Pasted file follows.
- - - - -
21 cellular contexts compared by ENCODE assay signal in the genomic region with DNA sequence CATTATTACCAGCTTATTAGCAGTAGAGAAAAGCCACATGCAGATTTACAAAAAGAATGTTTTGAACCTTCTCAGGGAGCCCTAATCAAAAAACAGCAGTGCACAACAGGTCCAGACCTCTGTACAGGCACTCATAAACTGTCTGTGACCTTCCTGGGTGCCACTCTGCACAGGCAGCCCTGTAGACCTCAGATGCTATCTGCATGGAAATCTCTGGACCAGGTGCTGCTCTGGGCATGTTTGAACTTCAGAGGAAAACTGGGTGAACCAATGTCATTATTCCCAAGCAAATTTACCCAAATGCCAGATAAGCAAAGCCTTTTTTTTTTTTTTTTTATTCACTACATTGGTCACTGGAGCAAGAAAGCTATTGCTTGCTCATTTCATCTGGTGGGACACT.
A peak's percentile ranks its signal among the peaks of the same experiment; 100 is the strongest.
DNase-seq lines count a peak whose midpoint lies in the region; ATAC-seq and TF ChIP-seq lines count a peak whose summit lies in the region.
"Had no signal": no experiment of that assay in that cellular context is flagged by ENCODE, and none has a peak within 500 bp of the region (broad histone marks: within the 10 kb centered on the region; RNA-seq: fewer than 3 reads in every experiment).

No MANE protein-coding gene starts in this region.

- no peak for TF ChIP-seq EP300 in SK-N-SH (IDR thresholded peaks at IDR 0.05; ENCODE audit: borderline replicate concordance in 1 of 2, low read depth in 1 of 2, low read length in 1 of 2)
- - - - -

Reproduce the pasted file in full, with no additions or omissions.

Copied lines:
21 cellular contexts compared by ENCODE assay signal in the genomic region with DNA sequence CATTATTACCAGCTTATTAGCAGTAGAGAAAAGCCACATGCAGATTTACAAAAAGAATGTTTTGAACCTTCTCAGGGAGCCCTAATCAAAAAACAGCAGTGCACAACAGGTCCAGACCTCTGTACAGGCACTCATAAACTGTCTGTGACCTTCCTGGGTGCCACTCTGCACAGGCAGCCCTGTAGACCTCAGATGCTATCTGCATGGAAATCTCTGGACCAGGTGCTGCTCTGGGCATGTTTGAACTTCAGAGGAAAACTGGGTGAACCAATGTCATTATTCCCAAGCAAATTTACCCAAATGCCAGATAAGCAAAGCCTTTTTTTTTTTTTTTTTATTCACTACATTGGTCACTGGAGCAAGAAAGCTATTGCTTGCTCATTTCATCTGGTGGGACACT.
A peak's percentile ranks its signal among the peaks of the same experiment; 100 is the strongest.
DNase-seq lines count a peak whose midpoint lies in the region; ATAC-seq and TF ChIP-seq lines count a peak whose summit lies in the region.
"Had no signal": no experiment of that assay in that cellular context is flagged by ENCODE, and none has a peak within 500 bp of the region (broad histone marks: within the 10 kb centered on the region; RNA-seq: fewer than 3 reads in every experiment).

No MANE protein-coding gene starts in this region.

- no peak for TF ChIP-seq EP300 in SK-N-SH (IDR thresholded peaks at IDR 0.05; ENCODE audit: borderline replicate concordance in 1 of 2, low read depth in 1 of 2, low read length in 1 of 2)